On understanding the compassionate heart of God through the covenants.
When one reads the Pentateuch, an obvious pattern to its narratives eventually comes to the fore. Despite the sprawling stories and centuries of history which it covers, the Pentateuch is rather elementary in its themes of institution, rebellion, and restoration — and by “elementary” it is not meant to infer a derogation. Rather, it is meant to recognize the profundity that exists in the Pentateuch’s simplicity. Nearly every episode peppered throughout Genesis, Exodus, Leviticus, Numbers, and Deuteronomy articulates the relational terms and blessings with which God and his chosen people are covenanted and how swiftly those same covenantees determine to devise their own methods of securing the promised blessings. These manmade determinations only serve to frustrate God intentions to bless his people and the institutions in which those blessings were to be received and enjoyed.
Thus, as man frames his own method of acquiring (or existing in) divine blessing, he rebels against that which God covenanted to do — which, without examining the Pentateuchal pattern would leave one incredibly perplexed and downtrodden. Yet, as is revealed throughout the Pentateuch, despite humanity’s rebellion, God is bent on restoration. Even when the explicit covenantal arrangements are thwarted, he proceeds to reinstitute what he formerly inaugurated. Perhaps the best example of this is the scene of the Sinaitic covenant. (Ex 32—34)
And it is in that way, then, that the Pentateuch functions as, perhaps, the best pre-Messianic revelation of the heart of the Godhead. That is to say, while the exploits of the patriarchs corroborate the prevailing notion that the heart of man is “desperately, unknowably wicked” (Jer 17:9), God’s insistence on covenanting with humanity despite knowing their résumé of failed fulfillments of their ends of the agreements demonstrates the divine predisposition towards redemption. (Ps 111:9; Is 44:22) One is able to best ascertain this redemptive inclination by noticing the prevalence of Old Testament theophanies.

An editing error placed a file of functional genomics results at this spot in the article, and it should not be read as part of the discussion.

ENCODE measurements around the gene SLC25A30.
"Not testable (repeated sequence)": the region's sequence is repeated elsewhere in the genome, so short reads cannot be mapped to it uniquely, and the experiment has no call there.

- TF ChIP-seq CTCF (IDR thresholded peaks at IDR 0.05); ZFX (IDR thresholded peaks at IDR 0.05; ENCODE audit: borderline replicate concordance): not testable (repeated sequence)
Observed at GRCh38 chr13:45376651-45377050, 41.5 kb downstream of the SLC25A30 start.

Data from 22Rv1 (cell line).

In his article “Theophany” in the Dictionary of the Old Testament: Pentateuch, M. F. Rooker poses the definition of this term as “a visible manifestation of God, a self-disclosure of the deity.”1 A theophany, then, is any occasion in which God appears either visually or physically within the bounds of his creation. Rooker identifies five primary ways in which this occurs: via direct message (Ex 19:9–25); via a message delivered in a dream (Gn 20:3–7; 28:12–17); via a message delivered by a vision (Gn 15:1–21; Is 6:1–13; Eze 1—3; 8:1–4); via a message delivered by an angel (Gn 16:7–13; 18:1–33; 22:11–18; 32:24–30; Ex 3:2—4:17; Josh 5:13–15; Jgs 2:1–5; 6:11–24; 13:2–25); or via a message transmitted by an angel in a dream. (Gn 31:11–13)2
The sum and substance of these remarkable manifestations of God’s glorious self is the disclosure of his compassionate interest in his creation generally and his covenantees specifically. “Theophanies forcibly impressed on God’s people,” Rooker continues, “the sovereignty of God, and assured them of his presence and concern for them.”3 Indeed, God is so concerned with redemption that he inserts himself into the story of creation in order to bring about his desired ends.
Which is suggestive of something Dane Ortlund wrote in his newest release, Gentle and Lowly: “Our redemption is not a matter of a gracious Son trying to calm down an uncontrollably angry Father. The Father himself ordains our deliverance. He takes the loving initiative.”4 The prevailing idea that the gentle, peaceable Son sacrificed himself in order to palliate the righteous fury of the Father falls by the wayside as one reads Scripture, particularly the covenants as exhibited throughout the Old Testament. It is not only the heart of Christ to redeem but the heart of the Godhead. “I have come down from heaven, not to do my own will,” Jesus affirms, “but the will of him who sent me.” (Jn 6:38) Notwithstanding the hubristic stubbornness which humanity demonstrates generation after generation in turning to his own way (Is 53:6), God’s declaration remains ever the same: “See, I myself will search for my flock and look for them.” (Eze 34:11)
M. F. Rooker, “Theophany,” Dictionary of the Old Testament: Pentateuch, edited by T. Desmond Alexander and David W. Baker (Downers Grove, IL: InterVarsity Press, 2003), 859.
Dane Ortlund, Gentle and Lowly: The Heart of Christ for Sinners and Sufferers (Wheaton, IL: Crossway, 2020), 60.